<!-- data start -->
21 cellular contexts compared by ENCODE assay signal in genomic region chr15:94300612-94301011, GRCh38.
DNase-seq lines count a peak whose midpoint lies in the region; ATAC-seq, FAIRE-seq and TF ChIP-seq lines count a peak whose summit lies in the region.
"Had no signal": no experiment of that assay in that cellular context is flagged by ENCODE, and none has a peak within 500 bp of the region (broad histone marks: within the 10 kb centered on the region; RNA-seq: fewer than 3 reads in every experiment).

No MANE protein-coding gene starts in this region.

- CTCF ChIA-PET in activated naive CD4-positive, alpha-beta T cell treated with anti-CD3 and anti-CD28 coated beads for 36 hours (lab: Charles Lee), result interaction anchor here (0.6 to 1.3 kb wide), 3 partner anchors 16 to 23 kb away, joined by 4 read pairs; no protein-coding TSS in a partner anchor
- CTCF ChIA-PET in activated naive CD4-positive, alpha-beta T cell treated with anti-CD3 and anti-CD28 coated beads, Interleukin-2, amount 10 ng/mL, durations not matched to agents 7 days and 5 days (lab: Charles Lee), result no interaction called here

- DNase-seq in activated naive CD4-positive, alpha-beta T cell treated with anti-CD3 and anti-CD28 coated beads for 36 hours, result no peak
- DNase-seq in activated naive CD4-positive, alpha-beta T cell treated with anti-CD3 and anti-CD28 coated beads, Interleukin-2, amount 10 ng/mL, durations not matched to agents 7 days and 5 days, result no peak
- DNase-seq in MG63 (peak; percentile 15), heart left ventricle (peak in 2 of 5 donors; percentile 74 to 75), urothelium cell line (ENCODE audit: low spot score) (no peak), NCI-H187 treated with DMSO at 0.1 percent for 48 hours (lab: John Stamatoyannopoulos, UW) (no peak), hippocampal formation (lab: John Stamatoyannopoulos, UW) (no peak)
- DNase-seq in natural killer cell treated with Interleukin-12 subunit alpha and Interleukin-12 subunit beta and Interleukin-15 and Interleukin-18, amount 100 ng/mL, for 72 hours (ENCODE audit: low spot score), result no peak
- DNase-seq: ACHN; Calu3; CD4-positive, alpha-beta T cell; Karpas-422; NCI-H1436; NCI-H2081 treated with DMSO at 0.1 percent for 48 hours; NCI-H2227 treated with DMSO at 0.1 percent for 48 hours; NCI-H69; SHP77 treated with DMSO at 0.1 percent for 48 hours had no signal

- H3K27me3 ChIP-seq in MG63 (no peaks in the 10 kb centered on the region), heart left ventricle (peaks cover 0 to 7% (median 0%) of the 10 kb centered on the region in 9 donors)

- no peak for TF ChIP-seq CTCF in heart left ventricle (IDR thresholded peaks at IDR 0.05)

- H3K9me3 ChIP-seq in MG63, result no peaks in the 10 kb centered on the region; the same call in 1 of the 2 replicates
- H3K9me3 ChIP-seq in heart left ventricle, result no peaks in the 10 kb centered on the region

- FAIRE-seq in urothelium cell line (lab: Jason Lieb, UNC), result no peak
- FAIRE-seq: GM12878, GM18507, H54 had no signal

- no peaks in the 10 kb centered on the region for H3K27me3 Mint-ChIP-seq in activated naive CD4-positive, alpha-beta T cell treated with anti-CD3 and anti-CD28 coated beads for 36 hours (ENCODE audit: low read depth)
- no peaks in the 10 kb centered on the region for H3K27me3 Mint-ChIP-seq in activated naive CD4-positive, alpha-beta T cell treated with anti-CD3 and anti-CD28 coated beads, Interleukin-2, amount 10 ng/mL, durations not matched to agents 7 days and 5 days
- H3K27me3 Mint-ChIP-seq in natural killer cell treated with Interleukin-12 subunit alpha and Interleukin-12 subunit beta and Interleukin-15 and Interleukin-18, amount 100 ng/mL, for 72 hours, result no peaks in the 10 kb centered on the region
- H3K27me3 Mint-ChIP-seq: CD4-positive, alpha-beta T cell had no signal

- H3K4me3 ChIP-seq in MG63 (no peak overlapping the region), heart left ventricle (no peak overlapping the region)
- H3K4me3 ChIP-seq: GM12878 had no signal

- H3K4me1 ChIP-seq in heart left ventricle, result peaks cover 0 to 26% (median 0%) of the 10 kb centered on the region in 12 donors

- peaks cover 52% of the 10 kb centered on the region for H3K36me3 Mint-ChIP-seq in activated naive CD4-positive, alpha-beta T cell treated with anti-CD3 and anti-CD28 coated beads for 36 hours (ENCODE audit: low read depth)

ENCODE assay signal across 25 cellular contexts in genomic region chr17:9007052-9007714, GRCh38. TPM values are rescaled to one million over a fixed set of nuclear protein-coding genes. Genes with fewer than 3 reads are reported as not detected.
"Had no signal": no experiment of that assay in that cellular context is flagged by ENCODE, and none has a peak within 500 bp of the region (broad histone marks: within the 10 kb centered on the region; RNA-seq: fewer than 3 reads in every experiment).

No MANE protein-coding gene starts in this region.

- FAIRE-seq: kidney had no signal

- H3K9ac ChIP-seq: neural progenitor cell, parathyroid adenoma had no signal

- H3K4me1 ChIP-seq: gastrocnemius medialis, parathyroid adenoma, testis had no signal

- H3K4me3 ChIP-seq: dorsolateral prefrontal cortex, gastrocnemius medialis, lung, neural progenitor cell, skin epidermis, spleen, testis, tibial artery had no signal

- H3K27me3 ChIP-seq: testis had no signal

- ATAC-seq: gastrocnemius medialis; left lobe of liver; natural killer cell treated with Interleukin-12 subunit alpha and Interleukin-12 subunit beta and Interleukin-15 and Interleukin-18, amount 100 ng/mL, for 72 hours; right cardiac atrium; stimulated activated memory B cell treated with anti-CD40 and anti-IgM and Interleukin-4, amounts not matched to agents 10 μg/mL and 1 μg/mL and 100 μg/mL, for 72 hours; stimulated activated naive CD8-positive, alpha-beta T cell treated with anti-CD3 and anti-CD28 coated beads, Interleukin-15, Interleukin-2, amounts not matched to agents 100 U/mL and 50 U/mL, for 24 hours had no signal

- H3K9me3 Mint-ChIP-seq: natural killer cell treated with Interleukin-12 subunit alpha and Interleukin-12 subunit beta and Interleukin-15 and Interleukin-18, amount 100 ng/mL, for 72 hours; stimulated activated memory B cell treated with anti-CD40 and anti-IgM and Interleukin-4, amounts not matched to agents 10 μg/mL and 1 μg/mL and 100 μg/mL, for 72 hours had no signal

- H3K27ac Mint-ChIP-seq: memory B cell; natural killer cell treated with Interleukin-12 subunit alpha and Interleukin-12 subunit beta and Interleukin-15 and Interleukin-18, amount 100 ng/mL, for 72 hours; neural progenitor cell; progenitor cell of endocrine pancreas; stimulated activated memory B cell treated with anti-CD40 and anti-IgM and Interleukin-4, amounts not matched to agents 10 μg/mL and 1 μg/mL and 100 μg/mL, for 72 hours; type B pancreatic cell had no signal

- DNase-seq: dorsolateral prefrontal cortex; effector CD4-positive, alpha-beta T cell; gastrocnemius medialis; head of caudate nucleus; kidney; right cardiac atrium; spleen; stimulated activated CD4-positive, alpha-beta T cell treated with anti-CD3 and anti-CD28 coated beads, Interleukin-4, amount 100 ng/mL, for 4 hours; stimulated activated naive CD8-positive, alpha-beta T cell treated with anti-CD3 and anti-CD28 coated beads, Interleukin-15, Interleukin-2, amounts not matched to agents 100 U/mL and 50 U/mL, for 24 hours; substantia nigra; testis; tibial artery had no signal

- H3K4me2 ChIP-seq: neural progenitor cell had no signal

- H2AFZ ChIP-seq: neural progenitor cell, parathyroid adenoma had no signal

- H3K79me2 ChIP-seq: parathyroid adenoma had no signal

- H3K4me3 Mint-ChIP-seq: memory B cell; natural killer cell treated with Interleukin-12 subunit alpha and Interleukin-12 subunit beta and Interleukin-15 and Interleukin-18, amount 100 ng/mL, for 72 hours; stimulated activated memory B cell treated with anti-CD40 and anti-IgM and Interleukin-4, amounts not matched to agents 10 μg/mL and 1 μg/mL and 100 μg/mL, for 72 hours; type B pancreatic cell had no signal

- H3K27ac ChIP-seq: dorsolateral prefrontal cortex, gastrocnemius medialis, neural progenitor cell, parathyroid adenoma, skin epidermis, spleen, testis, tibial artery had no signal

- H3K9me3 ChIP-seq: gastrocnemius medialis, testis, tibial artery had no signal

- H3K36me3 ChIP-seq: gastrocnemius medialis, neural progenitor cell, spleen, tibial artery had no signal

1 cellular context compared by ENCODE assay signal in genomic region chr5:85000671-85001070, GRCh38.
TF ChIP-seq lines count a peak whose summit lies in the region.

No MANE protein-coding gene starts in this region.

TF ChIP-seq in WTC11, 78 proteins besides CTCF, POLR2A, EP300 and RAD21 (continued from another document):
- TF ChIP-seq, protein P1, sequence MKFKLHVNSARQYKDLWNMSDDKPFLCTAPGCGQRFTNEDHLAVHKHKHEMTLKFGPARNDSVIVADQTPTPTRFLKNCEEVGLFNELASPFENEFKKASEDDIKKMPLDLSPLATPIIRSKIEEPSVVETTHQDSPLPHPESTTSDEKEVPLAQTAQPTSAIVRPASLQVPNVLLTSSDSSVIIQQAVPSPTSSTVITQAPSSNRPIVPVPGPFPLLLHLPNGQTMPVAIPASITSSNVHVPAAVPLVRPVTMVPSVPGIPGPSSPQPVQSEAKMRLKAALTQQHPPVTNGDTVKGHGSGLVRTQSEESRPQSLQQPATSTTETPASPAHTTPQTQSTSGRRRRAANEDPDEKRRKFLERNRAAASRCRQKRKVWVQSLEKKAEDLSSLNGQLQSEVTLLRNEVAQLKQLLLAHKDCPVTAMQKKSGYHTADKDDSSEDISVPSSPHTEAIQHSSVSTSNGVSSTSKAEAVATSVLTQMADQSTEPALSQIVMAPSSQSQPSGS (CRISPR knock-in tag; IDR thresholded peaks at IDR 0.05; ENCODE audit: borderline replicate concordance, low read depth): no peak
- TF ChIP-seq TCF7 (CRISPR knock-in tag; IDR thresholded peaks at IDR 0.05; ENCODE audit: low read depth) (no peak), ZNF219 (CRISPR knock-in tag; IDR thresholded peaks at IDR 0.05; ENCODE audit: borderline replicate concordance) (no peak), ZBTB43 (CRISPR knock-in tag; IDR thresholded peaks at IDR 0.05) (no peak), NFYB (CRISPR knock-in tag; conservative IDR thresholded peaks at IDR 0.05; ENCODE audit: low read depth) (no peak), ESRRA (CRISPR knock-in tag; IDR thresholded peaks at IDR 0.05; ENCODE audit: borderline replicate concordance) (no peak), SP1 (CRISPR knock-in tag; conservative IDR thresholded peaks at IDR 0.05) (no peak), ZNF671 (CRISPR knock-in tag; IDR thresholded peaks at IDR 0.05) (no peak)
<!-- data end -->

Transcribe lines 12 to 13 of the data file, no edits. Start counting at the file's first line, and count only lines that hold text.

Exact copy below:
- H3K27me3 ChIP-seq in MG63 (no peaks in the 10 kb centered on the region), heart left ventricle (peaks cover 0 to 7% (median 0%) of the 10 kb centered on the region in 9 donors)

- no peak for TF ChIP-seq CTCF in heart left ventricle (IDR thresholded peaks at IDR 0.05)